During the last year or so of global pandemic, Dangerous Goods regulatory bodies have gone to extraordinary lengths to accommodate unforeseen challenges while keeping the hazmat supply chain safe.
Now that the world’s economies may be inching their way back toward something resembling normal, these agencies are taking unprecedented measures to raise their images within the supply chain—and even with the general public.
In fact, IATA, IMO and PHMSA are all exploring their first brand marketing campaigns in the next few months. Here’s an inside look.
Why IATA? That’s why!
Everyone in the airline or air cargo industries is aware of the International Air Transport Association—better known as IATA—and the IATA Dangerous Goods Regulations manual (DGR) is the industry’s definitive text for shipping hazmat by air. But if you say “IATA” to the average person, they’re more likely to associate the word with a trio of bumbling halfwits in old, black-and-white comedies.
IATA VP of Branding Ida Notexist explains, “In the Three Stooges movies, Moe is always muttering this vague threat at the other two—‘Why, I oughta ….’ He never finishes the sentence. So it turns out, in focus groups, when you say ‘IATA’ the biggest reaction you get is, ‘Hey, that’s what Moe says!’”
“Moe, Larry and Curley are the polar opposites of the dedicated professionals who actually work at IATA,” Notexist says. “But we trust the public to understand that.”
“I Am DG” and the IMDG
The International Maritime Organization (IMO) is to the world’s oceans what IATA is to the skies—the undisputed authority. The agency’s two-volume IMDG Code manual contains the required regulations and instructions for anyone shipping Dangerous Goods by vessel—but its biannual issuance can cause confusion, even within the hazmat supply chain.
“Hey, we get it,” says Fay Kofficial, IMO Chief Inspiration Officer. “The new regulations are optional for a year, and then they’re mandatory, but they’re all in the same book. We hear from 20-year DG veterans who get mixed up. So we just wanted to help people focus on the basics.”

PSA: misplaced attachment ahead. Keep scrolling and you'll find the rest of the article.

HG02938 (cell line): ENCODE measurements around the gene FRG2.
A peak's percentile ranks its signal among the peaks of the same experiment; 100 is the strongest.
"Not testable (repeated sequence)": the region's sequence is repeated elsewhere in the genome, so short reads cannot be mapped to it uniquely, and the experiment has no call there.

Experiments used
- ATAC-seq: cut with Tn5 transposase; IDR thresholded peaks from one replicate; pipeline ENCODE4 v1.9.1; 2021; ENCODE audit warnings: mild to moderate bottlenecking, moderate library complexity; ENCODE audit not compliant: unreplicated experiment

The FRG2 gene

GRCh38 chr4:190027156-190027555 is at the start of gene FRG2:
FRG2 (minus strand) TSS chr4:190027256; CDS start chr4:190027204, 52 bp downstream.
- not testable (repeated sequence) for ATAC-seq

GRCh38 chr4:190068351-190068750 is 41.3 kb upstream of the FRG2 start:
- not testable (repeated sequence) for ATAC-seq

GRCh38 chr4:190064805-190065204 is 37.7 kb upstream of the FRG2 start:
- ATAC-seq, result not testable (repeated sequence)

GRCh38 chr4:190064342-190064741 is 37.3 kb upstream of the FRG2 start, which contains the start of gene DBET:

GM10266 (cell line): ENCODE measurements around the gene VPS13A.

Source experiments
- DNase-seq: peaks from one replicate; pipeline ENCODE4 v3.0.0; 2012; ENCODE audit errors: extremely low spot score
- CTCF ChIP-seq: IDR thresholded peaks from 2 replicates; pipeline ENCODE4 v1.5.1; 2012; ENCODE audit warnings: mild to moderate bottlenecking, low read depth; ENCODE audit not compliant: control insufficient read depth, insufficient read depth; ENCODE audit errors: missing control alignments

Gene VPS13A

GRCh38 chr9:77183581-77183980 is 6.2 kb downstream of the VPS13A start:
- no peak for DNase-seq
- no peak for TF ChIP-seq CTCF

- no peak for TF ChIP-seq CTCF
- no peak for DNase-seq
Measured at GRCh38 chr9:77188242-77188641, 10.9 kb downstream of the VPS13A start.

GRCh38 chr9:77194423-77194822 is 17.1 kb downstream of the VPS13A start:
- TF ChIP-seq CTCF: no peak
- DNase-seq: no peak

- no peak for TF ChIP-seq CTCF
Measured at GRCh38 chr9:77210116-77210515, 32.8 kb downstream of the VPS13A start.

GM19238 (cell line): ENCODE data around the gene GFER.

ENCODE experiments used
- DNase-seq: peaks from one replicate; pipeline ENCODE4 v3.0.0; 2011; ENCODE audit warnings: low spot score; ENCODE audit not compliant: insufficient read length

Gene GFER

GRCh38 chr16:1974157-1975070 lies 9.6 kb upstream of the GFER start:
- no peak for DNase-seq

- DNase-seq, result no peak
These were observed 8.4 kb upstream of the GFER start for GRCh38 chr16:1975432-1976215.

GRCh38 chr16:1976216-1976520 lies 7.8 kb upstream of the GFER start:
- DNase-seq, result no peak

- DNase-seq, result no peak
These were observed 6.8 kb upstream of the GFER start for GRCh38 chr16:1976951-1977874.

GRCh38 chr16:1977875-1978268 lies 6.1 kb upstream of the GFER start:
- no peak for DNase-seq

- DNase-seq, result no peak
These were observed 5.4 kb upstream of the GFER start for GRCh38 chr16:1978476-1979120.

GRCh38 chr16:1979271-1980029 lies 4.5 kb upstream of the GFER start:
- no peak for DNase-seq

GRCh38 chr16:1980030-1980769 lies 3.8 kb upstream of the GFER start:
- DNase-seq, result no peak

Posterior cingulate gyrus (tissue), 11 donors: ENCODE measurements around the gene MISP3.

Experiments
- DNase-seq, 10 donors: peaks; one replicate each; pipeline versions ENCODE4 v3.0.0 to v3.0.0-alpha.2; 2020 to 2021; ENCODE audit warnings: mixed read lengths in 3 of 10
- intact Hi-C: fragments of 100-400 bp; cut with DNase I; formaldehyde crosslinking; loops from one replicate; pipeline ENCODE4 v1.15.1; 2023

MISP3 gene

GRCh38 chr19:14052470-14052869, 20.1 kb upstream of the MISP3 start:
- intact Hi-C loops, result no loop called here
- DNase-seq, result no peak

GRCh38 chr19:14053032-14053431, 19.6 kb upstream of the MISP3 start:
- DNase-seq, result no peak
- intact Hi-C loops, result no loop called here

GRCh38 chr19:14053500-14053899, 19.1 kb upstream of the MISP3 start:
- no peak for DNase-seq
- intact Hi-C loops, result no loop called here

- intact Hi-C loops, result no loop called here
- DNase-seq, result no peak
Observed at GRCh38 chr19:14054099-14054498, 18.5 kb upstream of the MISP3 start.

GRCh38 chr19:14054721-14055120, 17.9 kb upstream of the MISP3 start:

The new IMO campaign will show everyday items that are classified as hazardous materials with the headline I am DG, next to an image of the IMDG.
“It’s simple and memorable, with a clever little play on words,” says Kofficial. “And we want everybody in the maritime hazmat supply chain to be able to stand up proudly and say, ‘I am DG!’”
PHMSA Phil and PHMSA Phoebe
“Only 2.5 of the American public have ever heard of PHMSA,” says May Dupname, a marketing consultant working with the U.S. Department of Transportation. “With the boom in e-commerce, we think it’s long past time that Americans know that there’s a whole department of dedicated professionals making sure their hazardous shipments are shipped in a compliant manner.”
During a brainstorming session, Dupname’s team came upon a research finding that triggered a “eureka!” moment. “We noticed almost one out of three supply chain professionals spelled PHMSA with an F—and we realized that was the first thing we had to change.”
They decided to create two characters to embody all the best qualities of PHMSA agents—and named them PHMSA Phil and PHMSA Phoebe.
“This campaign will increase PHMSA’s brand recognition tenfold,” says Dupname. “And everyone will know how to spell it!”
(Just in case you hadn’t guessed — and if the headline and images didn’t give it away—Happy April Fools Day from everyone at Labelmaster!)
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